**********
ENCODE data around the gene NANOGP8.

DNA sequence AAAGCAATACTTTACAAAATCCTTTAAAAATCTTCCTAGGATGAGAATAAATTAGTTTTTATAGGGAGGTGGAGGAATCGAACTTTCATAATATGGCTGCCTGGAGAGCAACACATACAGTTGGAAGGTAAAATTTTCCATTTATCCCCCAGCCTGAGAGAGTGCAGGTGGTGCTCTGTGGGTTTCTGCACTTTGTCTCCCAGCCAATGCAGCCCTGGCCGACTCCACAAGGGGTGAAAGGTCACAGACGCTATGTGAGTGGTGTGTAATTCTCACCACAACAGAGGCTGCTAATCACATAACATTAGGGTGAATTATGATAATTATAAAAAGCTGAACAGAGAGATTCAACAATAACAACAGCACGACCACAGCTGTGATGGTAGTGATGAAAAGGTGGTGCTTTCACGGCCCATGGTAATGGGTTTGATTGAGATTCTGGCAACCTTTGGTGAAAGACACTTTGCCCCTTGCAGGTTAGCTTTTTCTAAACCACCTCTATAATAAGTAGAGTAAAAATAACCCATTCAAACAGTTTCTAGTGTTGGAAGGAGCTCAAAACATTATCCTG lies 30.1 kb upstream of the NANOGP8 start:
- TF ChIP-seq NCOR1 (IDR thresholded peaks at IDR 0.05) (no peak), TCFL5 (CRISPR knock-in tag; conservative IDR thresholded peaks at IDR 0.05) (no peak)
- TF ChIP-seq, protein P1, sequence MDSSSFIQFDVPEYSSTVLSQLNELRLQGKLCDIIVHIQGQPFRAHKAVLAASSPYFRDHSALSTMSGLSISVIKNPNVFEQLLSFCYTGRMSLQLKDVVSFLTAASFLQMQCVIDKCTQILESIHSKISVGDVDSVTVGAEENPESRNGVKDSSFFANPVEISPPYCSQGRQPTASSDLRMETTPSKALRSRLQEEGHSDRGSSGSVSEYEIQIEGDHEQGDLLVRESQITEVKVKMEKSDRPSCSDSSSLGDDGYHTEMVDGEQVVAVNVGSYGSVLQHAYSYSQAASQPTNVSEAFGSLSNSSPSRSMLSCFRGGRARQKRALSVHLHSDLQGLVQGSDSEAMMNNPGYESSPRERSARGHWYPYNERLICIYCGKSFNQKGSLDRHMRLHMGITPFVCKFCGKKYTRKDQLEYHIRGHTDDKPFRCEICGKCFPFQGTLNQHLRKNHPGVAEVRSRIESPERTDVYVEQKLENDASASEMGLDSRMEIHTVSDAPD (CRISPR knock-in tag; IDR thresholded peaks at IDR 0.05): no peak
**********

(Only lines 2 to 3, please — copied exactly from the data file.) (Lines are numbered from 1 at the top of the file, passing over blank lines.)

DNA sequence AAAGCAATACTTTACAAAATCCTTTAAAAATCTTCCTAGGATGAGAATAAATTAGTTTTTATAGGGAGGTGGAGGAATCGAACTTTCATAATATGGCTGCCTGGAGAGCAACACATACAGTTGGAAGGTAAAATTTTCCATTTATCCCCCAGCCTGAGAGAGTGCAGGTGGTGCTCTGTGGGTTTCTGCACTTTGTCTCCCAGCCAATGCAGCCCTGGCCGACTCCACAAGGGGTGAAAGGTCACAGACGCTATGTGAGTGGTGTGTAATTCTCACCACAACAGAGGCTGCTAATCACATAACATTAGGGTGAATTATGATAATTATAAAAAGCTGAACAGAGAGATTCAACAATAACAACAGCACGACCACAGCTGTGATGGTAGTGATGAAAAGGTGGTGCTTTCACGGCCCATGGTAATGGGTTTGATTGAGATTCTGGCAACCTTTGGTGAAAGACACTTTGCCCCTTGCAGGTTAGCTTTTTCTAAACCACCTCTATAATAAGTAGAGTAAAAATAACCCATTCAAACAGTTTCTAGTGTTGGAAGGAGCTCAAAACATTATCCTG lies 30.1 kb upstream of the NANOGP8 start:
- TF ChIP-seq NCOR1 (IDR thresholded peaks at IDR 0.05) (no peak), TCFL5 (CRISPR knock-in tag; conservative IDR thresholded peaks at IDR 0.05) (no peak)